What Are Rules For and Who Makes Them?

Rules are initially enacted by the builder or developer and later on by the board of the condo. Rules have to be reasonable and in accordance with the Act as well as the Human Rights Code of each province. Generally, a set of rules is drawn by a builder’s law firm and given to each new owner along with the declaration. In Ontario, rules have a common core but vary by type of condo, the facilities that exist, and may even differ between similar condos. It would be more functional if rules were universal from condo to condo.

Rules basically exist, as stated in section 58(1) of the Act, to promote the safety, security or welfare of owners and their property as well as the corporation’s assets. Rules also exist for the purpose of preventing unreasonable interference with residents’ use and enjoyment of their units and common elements.

Rules and regulations are helpful as they guide the behaviour of residents. People then know what to expect.

Rules generally cover issues of responsibility for the maintenance of common elements, behaviours in common elements, noise, garbage disposal, bicycles, pets, parking, exclusive-use common elements such as terraces, balconies, and patios, moving, fire safety, and health, recreational facilities, guest suites, grounds, roof gardens and shared facilities.

One very good rule that a condo can pass is to prohibit owners from leasing their unit for less than 6 months. This prevents a condo from becoming a “condo hotel” if it is the will of the community. 

We have seen that it is difficult to change the declaration. Rules can be added or eliminated somewhat more easily. How is this done?

The board has to draft a rule, or propose to eliminate a rule. The board then approves it and the new rule is posted or sent in a notice to all owners. This notice states the new rule, gives its purposes, and also explains that, if owners object, they can requisition a meeting. If no meeting is requisitioned, the rule is considered accepted by owners 30 days after the notice has been posted. (Click here for Requisitioned Meetings)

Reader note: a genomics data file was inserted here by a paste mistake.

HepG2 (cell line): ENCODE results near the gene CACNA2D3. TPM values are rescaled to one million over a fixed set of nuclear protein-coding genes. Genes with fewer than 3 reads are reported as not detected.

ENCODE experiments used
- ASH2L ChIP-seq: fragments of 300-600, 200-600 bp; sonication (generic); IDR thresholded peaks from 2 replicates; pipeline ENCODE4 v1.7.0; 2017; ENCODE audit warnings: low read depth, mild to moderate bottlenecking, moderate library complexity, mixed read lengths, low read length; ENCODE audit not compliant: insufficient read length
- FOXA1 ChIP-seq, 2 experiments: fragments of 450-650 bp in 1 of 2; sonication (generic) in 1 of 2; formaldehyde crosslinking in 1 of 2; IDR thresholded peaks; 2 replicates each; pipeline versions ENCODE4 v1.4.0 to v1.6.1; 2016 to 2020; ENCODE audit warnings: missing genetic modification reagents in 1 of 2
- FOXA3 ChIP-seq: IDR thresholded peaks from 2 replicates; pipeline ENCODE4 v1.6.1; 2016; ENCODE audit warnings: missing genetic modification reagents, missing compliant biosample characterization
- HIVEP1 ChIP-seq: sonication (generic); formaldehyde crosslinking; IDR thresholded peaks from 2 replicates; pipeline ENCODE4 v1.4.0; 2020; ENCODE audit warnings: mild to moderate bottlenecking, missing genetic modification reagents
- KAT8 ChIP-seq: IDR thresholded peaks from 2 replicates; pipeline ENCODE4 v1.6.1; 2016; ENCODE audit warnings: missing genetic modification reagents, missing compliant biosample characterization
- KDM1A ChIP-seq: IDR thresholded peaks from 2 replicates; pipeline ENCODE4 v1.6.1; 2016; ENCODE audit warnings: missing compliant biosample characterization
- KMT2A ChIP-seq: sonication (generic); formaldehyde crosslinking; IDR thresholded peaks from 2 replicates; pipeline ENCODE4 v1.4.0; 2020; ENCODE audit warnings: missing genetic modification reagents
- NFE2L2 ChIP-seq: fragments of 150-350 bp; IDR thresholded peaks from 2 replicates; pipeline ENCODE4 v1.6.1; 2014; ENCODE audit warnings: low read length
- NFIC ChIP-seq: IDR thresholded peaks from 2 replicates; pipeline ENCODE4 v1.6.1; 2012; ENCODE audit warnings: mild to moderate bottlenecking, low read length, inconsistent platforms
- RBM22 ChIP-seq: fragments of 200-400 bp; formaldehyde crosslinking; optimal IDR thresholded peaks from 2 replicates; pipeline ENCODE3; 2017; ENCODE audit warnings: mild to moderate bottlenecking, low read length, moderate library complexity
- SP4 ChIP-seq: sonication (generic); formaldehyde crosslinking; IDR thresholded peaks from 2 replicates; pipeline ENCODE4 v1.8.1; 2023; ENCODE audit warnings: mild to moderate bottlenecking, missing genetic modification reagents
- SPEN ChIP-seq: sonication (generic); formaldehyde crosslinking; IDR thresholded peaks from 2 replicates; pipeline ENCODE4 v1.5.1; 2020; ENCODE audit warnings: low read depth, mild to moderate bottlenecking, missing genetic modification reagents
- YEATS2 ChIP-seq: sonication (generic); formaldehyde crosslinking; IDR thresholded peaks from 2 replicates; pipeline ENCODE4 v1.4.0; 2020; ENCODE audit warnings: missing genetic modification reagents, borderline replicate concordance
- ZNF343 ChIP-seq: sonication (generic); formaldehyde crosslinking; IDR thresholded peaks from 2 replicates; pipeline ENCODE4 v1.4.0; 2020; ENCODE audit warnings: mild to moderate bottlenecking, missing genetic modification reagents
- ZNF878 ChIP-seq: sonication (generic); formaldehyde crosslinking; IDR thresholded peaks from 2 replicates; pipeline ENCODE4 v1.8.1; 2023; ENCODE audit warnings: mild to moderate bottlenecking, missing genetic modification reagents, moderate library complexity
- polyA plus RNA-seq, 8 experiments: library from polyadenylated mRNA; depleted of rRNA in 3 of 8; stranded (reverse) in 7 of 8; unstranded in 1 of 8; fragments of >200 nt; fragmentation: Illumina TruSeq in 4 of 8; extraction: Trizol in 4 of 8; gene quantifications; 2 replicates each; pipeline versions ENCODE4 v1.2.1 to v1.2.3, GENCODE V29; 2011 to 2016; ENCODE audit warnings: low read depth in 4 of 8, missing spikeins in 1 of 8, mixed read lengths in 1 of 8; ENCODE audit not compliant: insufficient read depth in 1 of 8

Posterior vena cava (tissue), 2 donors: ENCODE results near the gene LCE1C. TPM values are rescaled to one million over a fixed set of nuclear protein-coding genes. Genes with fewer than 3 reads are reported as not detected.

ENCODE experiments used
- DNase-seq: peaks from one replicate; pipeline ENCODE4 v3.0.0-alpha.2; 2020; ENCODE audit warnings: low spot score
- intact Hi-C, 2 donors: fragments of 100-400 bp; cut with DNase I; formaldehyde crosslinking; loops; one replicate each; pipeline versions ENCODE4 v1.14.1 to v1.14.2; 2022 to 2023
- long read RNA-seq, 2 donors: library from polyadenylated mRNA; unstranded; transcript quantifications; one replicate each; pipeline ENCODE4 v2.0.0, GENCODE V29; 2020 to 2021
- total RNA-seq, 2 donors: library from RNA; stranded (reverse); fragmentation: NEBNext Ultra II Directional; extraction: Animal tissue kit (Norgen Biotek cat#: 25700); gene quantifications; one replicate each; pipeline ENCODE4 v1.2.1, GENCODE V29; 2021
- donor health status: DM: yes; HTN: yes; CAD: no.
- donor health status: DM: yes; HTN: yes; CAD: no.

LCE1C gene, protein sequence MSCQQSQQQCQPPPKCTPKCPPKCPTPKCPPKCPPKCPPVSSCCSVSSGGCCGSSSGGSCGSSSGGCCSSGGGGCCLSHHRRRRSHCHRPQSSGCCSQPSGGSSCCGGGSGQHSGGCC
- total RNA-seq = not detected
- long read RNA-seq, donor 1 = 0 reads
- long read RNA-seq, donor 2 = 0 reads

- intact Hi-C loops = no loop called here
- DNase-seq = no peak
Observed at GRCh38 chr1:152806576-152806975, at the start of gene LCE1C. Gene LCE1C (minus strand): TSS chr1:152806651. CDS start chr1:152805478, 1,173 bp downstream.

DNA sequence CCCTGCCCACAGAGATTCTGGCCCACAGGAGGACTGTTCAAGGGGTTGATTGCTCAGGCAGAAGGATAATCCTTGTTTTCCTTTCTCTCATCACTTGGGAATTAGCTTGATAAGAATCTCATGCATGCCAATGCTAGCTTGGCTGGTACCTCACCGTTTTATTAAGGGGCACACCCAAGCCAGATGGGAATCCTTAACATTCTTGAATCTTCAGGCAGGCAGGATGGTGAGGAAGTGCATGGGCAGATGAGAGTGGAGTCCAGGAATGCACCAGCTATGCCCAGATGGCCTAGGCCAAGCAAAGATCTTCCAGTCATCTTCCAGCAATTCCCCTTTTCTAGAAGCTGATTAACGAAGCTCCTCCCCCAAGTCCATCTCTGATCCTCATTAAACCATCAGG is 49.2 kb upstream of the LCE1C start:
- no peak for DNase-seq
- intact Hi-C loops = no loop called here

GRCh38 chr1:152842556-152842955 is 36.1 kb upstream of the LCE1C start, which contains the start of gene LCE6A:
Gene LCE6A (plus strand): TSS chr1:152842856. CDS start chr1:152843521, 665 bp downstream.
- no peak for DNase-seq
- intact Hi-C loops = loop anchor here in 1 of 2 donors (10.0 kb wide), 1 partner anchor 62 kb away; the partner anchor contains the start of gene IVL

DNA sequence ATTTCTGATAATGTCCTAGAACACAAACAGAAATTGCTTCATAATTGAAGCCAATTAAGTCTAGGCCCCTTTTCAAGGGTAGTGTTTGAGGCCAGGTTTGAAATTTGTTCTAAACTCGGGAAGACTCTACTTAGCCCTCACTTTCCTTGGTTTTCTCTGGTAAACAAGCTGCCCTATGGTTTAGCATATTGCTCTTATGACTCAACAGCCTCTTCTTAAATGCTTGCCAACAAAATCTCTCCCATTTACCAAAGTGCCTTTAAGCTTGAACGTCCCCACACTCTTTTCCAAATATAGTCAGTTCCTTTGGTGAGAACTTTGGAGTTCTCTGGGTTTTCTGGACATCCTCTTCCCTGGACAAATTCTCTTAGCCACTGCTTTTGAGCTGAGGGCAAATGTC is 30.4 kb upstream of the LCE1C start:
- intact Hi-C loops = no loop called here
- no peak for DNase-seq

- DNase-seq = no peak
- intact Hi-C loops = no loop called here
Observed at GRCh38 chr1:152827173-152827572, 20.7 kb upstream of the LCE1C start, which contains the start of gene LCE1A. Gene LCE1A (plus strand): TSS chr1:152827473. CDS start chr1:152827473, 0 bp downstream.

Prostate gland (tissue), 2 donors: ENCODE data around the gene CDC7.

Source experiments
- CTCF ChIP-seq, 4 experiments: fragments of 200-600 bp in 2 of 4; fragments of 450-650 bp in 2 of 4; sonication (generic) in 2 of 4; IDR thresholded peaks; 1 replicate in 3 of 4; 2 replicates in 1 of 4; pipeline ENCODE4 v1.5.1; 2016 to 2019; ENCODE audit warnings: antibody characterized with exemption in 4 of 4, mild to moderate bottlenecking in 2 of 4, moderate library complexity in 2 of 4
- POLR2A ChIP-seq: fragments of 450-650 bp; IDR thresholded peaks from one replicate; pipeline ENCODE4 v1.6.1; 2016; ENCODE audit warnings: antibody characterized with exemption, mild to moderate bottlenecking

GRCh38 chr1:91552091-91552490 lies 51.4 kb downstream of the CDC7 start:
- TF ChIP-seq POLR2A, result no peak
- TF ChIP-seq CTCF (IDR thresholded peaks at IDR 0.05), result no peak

In turn, rules have to be enforced by boards of directors consistently. The problem here is that some boards do not do so and there is really no one in charge of enforcing board compliance. However, Courts generally uphold a condo’s rules unless they are unreasonable or in violation of another legislation.

What if the board does not enforce the rules?

First, write the board and request that rules be consistently enforced. This failing, requisition a meeting to discuss the issue. And if all fails and there are other serious problems in the condo, and if owners can do this, they should requisition a meeting to replace the board. But if this is not possible, Section 134 of the Condo Act in Ontario allows for a court application in order to force the board to comply with the Act: not enforcing rules goes against the Act. However, recourse to a lawyer is necessary here.